The Tillamook (Calamox, Gillamooks), including the Nehalem, Nestucca, and Siletz, lived along the northern Oregon coast from the Nehalem River to the Salmon River. They spoke a Coast Salish language and numbered 139 in 1970.
Pearson, Clara (1959). Nehalem Tillamook Tales. Edited by Melville Jacobs. University of Oregon Monographs, Studies in Anthropology, no. 5. Eugene.
Sauter, John, and Bruce Merton (1974). Tillamook Indians of the Oregon Coast. Portland: Binfords and Mort.
"Tillamook." Encyclopedia of World Cultures. . Encyclopedia.com. (November 17, 2018). https://www.encyclopedia.com/humanities/encyclopedias-almanacs-transcripts-and-maps/tillamook
"Tillamook." Encyclopedia of World Cultures. . Retrieved November 17, 2018 from Encyclopedia.com: https://www.encyclopedia.com/humanities/encyclopedias-almanacs-transcripts-and-maps/tillamook
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Tillamook, Native North Americans whose language belongs to the Salishan branch of the Algonquian-Wakashan linguistic stock (see Native American languages). In the early 19th cent. they lived on Tillamook Bay and in neighboring river valleys in NW Oregon. They then numbered some 2,200 and were the most powerful tribe on the Oregon coast. By 1849, however, they had been reduced to some 200. Although descendants of the Tillamook still live in Oregon, they are no longer organized as a tribe.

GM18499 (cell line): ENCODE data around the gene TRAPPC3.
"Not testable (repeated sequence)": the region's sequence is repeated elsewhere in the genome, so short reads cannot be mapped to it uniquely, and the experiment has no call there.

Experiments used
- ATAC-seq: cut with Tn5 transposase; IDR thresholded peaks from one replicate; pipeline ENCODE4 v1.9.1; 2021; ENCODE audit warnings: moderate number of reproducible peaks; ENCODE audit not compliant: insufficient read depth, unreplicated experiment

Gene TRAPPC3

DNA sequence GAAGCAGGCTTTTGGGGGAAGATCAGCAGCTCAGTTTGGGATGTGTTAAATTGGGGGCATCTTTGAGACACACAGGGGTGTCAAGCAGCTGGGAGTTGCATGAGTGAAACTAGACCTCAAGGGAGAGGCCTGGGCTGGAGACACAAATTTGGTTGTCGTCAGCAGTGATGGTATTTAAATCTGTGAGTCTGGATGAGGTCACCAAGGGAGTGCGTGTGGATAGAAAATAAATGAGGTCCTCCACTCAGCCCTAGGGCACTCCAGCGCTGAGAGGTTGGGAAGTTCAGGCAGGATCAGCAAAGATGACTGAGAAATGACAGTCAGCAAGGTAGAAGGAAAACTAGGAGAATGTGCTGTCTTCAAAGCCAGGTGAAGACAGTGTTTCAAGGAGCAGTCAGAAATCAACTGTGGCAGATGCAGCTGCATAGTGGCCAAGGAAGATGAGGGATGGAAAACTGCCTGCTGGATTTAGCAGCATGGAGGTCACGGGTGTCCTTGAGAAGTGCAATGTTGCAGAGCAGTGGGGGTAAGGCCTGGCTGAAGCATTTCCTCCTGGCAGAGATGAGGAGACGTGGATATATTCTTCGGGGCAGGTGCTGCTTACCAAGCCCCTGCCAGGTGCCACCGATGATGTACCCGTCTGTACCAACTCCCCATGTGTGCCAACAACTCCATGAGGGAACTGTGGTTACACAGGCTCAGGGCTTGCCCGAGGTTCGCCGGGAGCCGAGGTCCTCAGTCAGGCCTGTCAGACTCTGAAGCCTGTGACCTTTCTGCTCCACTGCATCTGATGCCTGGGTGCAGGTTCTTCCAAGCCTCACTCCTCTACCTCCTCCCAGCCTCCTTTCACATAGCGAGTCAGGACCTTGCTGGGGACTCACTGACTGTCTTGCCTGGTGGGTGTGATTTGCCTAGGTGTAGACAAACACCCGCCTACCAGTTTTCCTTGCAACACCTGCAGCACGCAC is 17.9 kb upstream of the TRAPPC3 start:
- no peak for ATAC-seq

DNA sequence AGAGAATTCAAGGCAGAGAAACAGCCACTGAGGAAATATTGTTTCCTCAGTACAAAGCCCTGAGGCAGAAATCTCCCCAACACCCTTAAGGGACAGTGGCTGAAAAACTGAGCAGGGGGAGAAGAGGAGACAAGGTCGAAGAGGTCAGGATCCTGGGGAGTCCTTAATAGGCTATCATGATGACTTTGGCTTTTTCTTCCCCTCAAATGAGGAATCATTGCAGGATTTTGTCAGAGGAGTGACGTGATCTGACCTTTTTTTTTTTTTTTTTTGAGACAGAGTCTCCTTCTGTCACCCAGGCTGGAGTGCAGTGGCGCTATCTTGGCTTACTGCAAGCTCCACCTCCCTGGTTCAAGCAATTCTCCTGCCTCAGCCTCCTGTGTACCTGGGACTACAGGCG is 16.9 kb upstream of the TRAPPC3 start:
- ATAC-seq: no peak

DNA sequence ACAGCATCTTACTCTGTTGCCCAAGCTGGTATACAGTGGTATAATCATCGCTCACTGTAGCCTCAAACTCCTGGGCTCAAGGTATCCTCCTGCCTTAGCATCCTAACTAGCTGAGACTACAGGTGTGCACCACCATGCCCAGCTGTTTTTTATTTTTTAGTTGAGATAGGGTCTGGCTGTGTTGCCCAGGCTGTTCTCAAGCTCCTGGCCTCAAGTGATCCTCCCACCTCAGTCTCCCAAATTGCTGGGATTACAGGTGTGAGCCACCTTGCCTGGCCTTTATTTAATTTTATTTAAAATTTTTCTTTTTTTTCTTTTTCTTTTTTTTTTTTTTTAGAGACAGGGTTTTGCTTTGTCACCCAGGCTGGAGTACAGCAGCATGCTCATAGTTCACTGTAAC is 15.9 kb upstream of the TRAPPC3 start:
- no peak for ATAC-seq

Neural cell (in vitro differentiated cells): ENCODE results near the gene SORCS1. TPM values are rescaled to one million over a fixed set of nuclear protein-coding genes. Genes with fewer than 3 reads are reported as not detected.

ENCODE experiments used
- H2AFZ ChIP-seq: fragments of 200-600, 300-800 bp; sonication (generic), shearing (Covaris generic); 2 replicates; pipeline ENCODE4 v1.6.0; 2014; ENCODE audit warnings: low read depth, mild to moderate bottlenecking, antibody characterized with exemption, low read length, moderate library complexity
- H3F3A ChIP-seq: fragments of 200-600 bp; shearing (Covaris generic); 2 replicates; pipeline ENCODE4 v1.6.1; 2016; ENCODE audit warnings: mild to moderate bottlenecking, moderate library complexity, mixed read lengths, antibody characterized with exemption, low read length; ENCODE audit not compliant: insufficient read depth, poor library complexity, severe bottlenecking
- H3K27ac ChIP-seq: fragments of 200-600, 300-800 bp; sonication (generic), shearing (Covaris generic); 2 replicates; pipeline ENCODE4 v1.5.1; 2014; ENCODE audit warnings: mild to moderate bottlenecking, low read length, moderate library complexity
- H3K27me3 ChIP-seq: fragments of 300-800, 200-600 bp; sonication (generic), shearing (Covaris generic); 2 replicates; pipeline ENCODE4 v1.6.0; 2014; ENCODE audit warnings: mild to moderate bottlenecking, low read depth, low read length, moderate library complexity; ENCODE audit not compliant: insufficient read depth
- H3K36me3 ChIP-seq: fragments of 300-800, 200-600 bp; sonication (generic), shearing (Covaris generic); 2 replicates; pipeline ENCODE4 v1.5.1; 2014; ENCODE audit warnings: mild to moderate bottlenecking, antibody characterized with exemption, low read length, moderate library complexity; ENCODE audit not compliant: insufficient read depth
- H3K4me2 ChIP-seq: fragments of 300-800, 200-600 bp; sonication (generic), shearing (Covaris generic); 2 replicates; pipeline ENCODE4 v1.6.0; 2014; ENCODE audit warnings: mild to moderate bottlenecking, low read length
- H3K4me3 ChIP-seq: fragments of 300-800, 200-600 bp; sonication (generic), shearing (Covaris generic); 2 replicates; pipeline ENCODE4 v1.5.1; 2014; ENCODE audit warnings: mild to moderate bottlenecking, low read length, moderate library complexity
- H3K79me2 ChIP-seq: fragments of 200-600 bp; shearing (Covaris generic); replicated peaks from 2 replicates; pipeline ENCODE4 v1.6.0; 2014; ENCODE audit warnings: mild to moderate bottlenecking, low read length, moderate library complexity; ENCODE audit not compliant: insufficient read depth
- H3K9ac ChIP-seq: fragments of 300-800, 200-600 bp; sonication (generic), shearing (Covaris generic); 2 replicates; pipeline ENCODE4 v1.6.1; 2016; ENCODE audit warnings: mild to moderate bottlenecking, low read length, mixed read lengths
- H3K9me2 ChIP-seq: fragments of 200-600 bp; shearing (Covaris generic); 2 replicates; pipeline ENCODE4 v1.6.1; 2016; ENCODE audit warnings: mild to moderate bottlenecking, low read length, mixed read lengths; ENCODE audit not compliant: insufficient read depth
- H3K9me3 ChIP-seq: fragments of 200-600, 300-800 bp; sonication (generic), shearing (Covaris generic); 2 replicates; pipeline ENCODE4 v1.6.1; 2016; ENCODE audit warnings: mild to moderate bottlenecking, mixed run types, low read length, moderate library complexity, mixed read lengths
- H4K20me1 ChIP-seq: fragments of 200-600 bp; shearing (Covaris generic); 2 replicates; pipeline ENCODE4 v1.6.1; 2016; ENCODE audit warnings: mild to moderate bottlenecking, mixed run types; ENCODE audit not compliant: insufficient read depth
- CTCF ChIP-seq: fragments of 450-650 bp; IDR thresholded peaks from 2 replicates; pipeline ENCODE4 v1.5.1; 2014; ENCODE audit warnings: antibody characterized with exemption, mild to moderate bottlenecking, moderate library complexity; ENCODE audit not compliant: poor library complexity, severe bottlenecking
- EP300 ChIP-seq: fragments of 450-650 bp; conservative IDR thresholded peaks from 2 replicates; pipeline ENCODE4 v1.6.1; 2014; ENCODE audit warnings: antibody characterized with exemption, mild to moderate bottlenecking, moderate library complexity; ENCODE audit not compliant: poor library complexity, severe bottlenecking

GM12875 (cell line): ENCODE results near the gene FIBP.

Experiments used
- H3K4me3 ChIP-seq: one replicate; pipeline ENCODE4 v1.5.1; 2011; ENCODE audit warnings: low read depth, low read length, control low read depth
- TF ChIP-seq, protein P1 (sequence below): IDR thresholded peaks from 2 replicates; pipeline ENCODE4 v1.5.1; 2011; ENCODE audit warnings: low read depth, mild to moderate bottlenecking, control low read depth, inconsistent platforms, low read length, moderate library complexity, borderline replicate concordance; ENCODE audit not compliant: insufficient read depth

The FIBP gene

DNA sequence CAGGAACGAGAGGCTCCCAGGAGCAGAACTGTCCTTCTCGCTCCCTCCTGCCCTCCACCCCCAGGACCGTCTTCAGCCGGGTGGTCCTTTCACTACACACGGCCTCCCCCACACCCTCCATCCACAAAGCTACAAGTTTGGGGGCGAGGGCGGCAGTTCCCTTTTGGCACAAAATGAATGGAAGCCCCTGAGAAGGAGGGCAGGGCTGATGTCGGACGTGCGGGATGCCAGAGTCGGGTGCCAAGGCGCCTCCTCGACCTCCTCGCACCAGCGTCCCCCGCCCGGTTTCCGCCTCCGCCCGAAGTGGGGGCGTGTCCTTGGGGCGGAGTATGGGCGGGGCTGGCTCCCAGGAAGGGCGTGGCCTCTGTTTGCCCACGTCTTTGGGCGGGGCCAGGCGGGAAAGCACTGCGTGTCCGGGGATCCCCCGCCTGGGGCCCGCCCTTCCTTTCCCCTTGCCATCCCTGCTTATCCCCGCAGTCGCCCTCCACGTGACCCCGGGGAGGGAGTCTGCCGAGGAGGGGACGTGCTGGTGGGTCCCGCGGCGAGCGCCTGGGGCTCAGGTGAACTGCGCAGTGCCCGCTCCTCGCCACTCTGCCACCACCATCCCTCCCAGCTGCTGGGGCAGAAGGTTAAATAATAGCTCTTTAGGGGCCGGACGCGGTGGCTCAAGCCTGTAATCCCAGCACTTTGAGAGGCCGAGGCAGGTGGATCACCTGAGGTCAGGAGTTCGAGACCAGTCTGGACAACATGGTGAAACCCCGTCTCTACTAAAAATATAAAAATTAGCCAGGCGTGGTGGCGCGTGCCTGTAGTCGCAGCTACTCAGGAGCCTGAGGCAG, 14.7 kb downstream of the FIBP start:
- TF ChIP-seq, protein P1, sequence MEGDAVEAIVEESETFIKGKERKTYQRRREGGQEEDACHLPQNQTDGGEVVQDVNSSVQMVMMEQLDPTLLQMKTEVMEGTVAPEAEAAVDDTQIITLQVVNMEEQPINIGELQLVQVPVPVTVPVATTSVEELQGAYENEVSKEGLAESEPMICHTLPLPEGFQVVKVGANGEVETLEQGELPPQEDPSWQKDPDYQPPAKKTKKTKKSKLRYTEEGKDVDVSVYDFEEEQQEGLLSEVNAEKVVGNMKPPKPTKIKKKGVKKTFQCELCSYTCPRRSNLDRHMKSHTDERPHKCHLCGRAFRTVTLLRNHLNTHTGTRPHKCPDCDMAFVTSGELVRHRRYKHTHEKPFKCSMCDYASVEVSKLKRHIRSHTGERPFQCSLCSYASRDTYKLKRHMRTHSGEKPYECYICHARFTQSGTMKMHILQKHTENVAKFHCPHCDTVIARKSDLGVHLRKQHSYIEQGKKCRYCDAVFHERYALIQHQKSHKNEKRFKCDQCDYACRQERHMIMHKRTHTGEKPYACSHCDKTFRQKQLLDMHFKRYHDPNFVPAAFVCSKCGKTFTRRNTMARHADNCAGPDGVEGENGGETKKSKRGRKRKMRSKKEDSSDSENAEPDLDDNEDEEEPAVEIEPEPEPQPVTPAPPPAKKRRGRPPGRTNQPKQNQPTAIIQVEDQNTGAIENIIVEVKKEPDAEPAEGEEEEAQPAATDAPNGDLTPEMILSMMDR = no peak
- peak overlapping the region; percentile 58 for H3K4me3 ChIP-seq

"Tillamook." The Columbia Encyclopedia, 6th ed.. . Encyclopedia.com. (November 17, 2018). https://www.encyclopedia.com/reference/encyclopedias-almanacs-transcripts-and-maps/tillamook
"Tillamook." The Columbia Encyclopedia, 6th ed.. . Retrieved November 17, 2018 from Encyclopedia.com: https://www.encyclopedia.com/reference/encyclopedias-almanacs-transcripts-and-maps/tillamook